As mortgage lenders limit how much money they will lend and to whom, co-signing home loans is growing in popularity.
“Co-signing” a home loan is when a third-party — usually a parent or relative — promises to make repayments to the bank in the event that the borrower falls behind on his obligations.
Money experts usually advise against co-signing notes because of the long-term financial risks, but people still do it for a number of reasons including “wanting to help”.
If you’re thinking about co-signing a home loan for a friend or loved one, it’s important to consider the implications of sharing credit with another person.
The four questions below may help you with your decision:
- Why can’t the borrower get approved on his own? It is because of poor credit ratings? Lack of income? History of foreclosure?
- If the borrower stops paying the mortgage, can you afford to make the full payment due each month?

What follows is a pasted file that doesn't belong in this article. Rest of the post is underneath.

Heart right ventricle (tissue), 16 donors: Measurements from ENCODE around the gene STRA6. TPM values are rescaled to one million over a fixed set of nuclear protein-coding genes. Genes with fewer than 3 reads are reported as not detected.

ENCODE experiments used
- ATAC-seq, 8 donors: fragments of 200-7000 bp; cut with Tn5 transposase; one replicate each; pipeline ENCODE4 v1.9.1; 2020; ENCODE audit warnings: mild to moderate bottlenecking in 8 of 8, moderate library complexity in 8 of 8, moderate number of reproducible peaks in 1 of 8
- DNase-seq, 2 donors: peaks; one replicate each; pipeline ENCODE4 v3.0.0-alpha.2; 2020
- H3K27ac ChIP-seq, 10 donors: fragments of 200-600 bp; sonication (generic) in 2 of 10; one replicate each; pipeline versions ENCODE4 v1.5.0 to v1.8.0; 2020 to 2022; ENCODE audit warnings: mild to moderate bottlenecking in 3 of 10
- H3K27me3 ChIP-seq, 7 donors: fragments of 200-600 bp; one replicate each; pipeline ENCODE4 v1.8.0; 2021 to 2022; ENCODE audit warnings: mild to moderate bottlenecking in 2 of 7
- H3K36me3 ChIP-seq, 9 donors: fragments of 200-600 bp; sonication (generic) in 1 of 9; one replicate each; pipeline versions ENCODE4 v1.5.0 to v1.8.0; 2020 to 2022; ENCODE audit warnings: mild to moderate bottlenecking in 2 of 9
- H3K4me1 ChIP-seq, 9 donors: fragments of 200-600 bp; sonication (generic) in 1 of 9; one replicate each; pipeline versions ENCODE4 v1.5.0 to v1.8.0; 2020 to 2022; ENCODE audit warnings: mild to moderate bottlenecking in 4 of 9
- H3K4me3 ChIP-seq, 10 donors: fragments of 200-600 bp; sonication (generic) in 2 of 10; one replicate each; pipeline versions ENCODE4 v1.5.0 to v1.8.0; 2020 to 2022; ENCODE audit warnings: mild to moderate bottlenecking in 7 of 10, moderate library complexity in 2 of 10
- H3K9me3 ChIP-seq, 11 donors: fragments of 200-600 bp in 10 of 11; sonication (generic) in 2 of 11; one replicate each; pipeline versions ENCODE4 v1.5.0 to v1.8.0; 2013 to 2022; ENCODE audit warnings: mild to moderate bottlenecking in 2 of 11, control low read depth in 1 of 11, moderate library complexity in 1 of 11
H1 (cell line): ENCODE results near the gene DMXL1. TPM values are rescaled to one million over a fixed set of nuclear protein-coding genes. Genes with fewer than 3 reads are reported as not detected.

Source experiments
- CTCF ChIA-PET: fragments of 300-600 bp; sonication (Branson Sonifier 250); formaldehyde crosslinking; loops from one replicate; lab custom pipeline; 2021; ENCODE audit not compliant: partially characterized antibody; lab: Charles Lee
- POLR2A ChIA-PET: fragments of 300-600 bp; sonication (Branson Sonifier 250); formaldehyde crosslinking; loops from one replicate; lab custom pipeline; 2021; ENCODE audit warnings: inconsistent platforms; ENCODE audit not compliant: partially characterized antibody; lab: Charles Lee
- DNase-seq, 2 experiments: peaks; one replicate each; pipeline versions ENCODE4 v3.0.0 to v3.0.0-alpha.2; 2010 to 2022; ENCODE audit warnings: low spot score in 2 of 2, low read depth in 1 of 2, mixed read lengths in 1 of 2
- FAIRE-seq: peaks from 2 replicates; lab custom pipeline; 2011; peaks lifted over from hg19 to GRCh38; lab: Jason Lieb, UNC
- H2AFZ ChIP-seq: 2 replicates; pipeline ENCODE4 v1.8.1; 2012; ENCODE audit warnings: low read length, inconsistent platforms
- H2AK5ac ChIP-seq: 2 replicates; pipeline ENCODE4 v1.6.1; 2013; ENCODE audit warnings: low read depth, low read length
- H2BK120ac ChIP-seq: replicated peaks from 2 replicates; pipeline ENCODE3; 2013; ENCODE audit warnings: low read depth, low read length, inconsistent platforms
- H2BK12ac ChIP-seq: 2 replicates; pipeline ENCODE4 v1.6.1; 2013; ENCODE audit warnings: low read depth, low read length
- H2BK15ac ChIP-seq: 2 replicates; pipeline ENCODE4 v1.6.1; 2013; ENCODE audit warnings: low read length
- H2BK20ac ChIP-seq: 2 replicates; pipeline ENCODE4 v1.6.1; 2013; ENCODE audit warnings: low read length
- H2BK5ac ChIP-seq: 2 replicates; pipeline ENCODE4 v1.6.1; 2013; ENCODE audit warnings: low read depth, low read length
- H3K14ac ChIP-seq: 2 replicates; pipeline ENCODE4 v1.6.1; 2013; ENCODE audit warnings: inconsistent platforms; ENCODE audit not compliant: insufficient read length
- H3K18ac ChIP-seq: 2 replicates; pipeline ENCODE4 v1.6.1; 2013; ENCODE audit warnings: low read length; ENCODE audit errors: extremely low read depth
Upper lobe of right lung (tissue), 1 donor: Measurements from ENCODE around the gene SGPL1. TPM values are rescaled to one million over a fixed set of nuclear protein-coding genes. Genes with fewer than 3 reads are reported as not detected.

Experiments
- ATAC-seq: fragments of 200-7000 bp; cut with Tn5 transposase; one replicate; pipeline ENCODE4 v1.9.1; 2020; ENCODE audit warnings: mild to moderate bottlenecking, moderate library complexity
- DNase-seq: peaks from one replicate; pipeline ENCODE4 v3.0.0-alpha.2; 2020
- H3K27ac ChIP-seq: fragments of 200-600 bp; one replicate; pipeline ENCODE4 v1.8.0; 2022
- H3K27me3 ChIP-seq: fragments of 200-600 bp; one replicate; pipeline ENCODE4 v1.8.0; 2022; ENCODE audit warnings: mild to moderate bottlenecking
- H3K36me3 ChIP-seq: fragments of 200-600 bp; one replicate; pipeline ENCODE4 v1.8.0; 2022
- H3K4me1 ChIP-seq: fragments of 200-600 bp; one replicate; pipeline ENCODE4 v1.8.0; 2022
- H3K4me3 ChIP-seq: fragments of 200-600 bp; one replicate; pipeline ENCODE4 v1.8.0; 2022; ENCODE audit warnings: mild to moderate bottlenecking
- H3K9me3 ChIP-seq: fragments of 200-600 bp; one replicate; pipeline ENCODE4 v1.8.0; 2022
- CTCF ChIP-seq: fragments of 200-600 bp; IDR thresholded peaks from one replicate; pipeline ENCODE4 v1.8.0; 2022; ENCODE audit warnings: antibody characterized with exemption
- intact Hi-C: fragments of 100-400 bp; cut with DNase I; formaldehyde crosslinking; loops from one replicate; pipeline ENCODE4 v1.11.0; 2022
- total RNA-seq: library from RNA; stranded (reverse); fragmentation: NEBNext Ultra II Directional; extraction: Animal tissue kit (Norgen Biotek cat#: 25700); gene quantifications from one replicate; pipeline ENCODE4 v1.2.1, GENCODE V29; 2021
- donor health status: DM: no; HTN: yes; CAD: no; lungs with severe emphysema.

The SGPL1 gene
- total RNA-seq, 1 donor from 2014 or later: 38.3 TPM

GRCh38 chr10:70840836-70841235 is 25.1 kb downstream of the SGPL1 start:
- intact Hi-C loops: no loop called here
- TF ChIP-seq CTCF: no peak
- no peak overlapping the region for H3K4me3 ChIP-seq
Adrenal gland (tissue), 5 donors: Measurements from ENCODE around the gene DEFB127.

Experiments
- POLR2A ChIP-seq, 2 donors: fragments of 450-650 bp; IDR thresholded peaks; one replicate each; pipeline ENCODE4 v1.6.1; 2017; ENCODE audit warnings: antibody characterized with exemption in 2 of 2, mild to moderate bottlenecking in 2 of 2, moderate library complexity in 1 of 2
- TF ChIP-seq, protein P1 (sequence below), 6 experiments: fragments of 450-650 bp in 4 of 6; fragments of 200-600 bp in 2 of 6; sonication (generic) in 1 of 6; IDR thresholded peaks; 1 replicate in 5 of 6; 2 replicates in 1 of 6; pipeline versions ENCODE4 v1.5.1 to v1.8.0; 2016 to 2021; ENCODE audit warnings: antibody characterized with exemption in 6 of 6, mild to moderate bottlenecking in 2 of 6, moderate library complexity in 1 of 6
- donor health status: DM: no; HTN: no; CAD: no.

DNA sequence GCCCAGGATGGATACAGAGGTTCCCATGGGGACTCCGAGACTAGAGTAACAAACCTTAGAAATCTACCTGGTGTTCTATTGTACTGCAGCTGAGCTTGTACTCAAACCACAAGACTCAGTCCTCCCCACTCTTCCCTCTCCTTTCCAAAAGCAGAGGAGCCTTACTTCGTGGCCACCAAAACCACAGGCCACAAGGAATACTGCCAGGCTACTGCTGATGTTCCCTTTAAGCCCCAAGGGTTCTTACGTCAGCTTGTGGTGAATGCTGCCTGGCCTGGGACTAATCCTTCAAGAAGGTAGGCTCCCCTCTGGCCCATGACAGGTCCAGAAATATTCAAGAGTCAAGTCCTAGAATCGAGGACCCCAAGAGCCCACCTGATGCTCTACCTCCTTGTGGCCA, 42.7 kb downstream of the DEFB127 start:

- If the borrowers defaults on the mortgage and doesn’t notify you, how will a foreclosure on your credit rating impact your family finances?
- When the co-signed loan appears on your credit, will the debt load prevent you from getting approved for your own loans in the future?
Not only can a co-signed home loan create serious financial burdens, but it’s a long-term commitment, too.
Once the note is co-signed, the only way to separate the signers is terminate the note entirely. The two ways to accomplish that are to remortgage the home out of the co-signer’s name, or to sell the home and retire the debt.
Co-signing on a mortgage is not “bad” but bad things can happen should the primary signer face personal and/or financial difficulties. Before agreeing to share credit, consider the implications should something go wrong.